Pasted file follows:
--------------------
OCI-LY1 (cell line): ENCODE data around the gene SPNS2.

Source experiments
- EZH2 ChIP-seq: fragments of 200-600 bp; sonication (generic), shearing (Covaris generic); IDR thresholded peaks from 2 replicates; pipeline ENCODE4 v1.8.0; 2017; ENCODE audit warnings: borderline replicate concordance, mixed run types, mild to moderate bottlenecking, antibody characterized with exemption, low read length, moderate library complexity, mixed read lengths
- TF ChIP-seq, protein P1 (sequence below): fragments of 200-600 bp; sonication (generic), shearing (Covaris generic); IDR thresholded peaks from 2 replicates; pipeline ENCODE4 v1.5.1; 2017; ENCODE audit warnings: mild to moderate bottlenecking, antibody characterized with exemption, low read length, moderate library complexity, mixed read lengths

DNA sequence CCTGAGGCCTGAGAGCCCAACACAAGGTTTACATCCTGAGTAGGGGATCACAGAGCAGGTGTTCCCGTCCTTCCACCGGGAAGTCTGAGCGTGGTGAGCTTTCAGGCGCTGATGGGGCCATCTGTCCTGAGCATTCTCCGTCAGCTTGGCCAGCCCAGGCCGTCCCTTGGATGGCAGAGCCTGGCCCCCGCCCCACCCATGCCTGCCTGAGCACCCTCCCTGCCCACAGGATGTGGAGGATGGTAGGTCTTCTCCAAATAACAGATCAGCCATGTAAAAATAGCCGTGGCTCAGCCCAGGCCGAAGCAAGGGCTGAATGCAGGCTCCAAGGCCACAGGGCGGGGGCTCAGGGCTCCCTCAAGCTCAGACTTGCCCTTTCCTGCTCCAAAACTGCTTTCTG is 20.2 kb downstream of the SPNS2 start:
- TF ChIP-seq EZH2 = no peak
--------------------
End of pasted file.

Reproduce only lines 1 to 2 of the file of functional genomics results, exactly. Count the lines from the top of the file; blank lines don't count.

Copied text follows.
OCI-LY1 (cell line): ENCODE data around the gene SPNS2.

Source experiments